Monday, May 7, 2007

Back to Work - May 7, 2007

This place was like a ghost town yesterday - everyone found ways to re-energize either individually or in groups - and today, like those purveyors of fine time jewelry and fashion handbags purveying their wares on the street next to the Vatican yesterday, the whole group returned in a flash to the business at hand. There was one major difference that was noticable; we were all much more at ease. You could tell by the level of noise in the room (softer) and the demeanor of the moderators (relatively relaxed). People have settled in and ready to move ahead. The image of a milk-horse comes to mind, except that it neither conveys the high energy that remains nor is it very flattering, so I won't use it.

This morning we were addressed by the last person on the list of outside speakers who had been invited to help us understand the reality of today in the world, in the church, and in religious life. She was Sister Mary Sujita, SND, who is the Superior General (I don't know if they call her that) of the School Sisters of Notre Dame. She is a calm, articulate, and an evidently forward-thinking woman whose comments to us centered around, to my ears, our life of faith as religious and the key role that working with the poor has in finding out where God wants us to be. Key phrases that I wrote down included:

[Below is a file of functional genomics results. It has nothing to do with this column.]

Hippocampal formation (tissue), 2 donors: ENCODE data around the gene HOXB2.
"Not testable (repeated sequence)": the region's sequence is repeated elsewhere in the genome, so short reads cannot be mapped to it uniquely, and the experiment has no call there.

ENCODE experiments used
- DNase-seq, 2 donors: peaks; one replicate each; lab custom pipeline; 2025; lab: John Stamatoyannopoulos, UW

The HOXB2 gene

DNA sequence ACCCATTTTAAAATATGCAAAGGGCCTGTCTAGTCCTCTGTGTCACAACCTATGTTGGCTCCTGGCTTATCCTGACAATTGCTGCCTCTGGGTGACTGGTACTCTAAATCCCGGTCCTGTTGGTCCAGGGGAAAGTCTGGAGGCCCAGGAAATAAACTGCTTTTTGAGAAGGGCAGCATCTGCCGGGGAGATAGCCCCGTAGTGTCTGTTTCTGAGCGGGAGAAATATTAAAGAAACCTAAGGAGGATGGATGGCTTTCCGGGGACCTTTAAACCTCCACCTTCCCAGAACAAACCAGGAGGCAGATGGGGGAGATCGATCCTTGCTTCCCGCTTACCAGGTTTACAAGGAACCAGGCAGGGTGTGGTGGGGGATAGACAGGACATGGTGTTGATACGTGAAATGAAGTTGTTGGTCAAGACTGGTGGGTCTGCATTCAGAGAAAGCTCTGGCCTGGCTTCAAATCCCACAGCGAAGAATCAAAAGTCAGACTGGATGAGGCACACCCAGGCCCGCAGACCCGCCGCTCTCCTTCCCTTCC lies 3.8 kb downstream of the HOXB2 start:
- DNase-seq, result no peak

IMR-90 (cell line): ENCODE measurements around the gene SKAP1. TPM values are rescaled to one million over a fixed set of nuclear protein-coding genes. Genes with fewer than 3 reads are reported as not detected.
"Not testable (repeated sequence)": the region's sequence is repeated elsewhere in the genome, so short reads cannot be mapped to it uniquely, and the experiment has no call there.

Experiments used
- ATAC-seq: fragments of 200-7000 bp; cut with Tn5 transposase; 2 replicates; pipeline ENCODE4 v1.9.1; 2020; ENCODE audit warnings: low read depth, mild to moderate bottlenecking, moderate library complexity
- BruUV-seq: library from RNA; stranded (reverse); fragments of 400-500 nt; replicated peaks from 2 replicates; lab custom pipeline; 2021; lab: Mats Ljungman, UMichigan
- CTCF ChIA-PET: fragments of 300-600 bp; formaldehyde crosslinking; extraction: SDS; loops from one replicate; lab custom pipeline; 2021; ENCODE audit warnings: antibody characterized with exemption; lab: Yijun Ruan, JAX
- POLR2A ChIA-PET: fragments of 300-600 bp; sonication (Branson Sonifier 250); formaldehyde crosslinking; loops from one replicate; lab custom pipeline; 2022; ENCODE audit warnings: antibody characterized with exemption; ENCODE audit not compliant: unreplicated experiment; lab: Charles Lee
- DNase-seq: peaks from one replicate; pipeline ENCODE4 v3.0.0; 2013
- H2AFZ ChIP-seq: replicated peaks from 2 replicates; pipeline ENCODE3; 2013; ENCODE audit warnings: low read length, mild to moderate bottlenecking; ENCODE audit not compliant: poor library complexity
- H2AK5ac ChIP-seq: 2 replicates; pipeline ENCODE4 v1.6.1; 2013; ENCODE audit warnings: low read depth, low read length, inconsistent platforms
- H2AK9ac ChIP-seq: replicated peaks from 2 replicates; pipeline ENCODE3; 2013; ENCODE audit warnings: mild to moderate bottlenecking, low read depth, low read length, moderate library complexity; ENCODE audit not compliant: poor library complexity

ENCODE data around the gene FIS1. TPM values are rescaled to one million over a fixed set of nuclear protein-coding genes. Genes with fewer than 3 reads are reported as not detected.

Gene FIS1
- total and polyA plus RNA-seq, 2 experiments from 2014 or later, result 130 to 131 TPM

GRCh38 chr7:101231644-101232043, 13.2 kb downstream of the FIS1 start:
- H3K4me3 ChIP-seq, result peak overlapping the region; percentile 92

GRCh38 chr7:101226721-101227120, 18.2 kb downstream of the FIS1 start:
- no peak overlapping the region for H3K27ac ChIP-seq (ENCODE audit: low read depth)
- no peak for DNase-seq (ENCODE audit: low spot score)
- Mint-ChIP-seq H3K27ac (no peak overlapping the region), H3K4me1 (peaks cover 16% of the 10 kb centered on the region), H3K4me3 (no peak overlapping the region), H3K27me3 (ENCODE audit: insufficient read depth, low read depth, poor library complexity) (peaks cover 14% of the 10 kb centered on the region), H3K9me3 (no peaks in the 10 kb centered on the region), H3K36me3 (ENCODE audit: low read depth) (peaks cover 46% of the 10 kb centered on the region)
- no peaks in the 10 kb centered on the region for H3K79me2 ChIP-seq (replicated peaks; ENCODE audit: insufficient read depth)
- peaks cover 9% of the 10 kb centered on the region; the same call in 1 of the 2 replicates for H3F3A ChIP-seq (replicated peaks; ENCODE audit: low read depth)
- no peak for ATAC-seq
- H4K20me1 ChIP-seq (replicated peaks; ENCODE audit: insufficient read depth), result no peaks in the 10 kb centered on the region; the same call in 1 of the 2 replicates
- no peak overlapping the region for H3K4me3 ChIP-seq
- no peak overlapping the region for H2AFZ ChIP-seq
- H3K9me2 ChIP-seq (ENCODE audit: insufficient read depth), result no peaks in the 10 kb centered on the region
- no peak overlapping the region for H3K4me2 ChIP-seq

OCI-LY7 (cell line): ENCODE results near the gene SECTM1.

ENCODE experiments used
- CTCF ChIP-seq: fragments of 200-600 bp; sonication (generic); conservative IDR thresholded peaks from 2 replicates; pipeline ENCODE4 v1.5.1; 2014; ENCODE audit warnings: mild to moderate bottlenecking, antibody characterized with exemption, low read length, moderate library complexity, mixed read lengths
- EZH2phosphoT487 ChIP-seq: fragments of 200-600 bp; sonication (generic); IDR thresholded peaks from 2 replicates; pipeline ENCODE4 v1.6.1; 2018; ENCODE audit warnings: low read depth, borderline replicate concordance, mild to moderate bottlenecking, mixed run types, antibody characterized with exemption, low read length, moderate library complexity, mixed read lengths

• Sometimes our communities provide for us so well that God has a hard time to find a chance to provide for us.
  • A little smell and touch of poverty helps us to keep our perspective right.
  • Jesus and his mission are the only reason for consecrated life.
  • What are the spiritual disciplines that mark our ministry?
  • If there is no threat to us, we have co-opted to the values of the world.
  • Mission is not only about what is and was but also about what might be.
  • We must live a "spirituality of sufficiency" within our ministries (where you can say "Enough is enough"); where I'm able to find joy when I don't have everything.
  • The Gospel challenges us to be more and to have less. "Being more" is a loving more within ourselves - a rootedness based on interiority (my word) that radiates peace and cannot be shaken by outside factors, in ministry or community or elsewhere.
  • Re vocations: Why do we want vocations is a key question? We should be concerned about creating islands of hope rather than kingdoms (as in the past, or for maintaining what we have).
  • There is no way of doing the mission of Jesus except in how he did it.
  • "Simplicity" she defines as an outstanding inner freedom.
  • We're so busy working for the Lord that we don't have time to be with the Lord.
  • Creating an asceticism in our lives is to find time to be, and having the audacity to say "No, this is enough."